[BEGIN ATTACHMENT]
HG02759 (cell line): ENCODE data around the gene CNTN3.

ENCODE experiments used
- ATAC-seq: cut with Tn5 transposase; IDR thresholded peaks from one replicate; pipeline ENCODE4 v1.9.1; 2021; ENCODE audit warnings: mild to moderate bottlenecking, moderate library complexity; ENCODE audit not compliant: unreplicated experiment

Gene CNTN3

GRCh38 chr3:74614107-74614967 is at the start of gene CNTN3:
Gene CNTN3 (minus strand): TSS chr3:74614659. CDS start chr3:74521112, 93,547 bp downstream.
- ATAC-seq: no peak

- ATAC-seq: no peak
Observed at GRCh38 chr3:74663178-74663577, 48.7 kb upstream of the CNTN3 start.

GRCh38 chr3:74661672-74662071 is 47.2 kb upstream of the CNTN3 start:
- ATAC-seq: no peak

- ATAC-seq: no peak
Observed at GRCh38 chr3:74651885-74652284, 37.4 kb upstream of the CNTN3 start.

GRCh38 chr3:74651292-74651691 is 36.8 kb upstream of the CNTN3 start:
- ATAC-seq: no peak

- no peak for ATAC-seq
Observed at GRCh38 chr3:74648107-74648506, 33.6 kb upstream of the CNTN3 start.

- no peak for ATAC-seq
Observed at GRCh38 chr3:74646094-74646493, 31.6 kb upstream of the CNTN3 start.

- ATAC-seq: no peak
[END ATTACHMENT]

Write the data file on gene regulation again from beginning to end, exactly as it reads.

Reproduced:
HG02759 (cell line): ENCODE data around the gene CNTN3.

ENCODE experiments used
- ATAC-seq: cut with Tn5 transposase; IDR thresholded peaks from one replicate; pipeline ENCODE4 v1.9.1; 2021; ENCODE audit warnings: mild to moderate bottlenecking, moderate library complexity; ENCODE audit not compliant: unreplicated experiment

Gene CNTN3

GRCh38 chr3:74614107-74614967 is at the start of gene CNTN3:
Gene CNTN3 (minus strand): TSS chr3:74614659. CDS start chr3:74521112, 93,547 bp downstream.
- ATAC-seq: no peak

- ATAC-seq: no peak
Observed at GRCh38 chr3:74663178-74663577, 48.7 kb upstream of the CNTN3 start.

GRCh38 chr3:74661672-74662071 is 47.2 kb upstream of the CNTN3 start:
- ATAC-seq: no peak

- ATAC-seq: no peak
Observed at GRCh38 chr3:74651885-74652284, 37.4 kb upstream of the CNTN3 start.

GRCh38 chr3:74651292-74651691 is 36.8 kb upstream of the CNTN3 start:
- ATAC-seq: no peak

- no peak for ATAC-seq
Observed at GRCh38 chr3:74648107-74648506, 33.6 kb upstream of the CNTN3 start.

- no peak for ATAC-seq
Observed at GRCh38 chr3:74646094-74646493, 31.6 kb upstream of the CNTN3 start.

- ATAC-seq: no peak